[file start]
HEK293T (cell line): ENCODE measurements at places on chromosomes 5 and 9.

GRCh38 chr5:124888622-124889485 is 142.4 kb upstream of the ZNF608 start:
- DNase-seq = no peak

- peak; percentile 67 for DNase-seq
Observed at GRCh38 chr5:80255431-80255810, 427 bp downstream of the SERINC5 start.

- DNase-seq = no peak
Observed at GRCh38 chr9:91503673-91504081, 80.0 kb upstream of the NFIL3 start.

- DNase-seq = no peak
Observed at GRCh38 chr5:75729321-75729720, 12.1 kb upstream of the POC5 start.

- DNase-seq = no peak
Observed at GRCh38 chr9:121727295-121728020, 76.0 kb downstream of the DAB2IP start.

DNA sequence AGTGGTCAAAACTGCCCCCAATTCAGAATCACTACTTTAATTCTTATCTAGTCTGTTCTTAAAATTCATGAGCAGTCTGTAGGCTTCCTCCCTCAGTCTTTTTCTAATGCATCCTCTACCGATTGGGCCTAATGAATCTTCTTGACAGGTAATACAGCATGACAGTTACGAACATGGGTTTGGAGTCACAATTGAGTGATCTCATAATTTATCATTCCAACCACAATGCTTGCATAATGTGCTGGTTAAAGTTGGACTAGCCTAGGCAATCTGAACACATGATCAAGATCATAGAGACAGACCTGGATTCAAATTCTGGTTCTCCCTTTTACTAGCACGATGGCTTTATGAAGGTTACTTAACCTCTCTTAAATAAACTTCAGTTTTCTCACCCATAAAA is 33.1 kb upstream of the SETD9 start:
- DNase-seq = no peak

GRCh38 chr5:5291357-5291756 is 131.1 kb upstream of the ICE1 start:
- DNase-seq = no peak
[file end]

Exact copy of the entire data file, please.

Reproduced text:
HEK293T (cell line): ENCODE measurements at places on chromosomes 5 and 9.

GRCh38 chr5:124888622-124889485 is 142.4 kb upstream of the ZNF608 start:
- DNase-seq = no peak

- peak; percentile 67 for DNase-seq
Observed at GRCh38 chr5:80255431-80255810, 427 bp downstream of the SERINC5 start.

- DNase-seq = no peak
Observed at GRCh38 chr9:91503673-91504081, 80.0 kb upstream of the NFIL3 start.

- DNase-seq = no peak
Observed at GRCh38 chr5:75729321-75729720, 12.1 kb upstream of the POC5 start.

- DNase-seq = no peak
Observed at GRCh38 chr9:121727295-121728020, 76.0 kb downstream of the DAB2IP start.

DNA sequence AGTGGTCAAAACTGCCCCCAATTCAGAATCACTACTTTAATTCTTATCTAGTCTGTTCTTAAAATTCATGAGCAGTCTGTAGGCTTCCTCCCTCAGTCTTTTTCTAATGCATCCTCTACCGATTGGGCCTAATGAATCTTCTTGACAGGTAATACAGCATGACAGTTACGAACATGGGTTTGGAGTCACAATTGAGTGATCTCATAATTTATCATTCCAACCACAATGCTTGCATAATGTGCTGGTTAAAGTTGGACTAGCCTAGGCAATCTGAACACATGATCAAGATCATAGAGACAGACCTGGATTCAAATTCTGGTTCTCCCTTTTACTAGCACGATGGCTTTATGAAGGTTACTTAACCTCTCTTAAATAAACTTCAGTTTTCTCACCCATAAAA is 33.1 kb upstream of the SETD9 start:
- DNase-seq = no peak

GRCh38 chr5:5291357-5291756 is 131.1 kb upstream of the ICE1 start:
- DNase-seq = no peak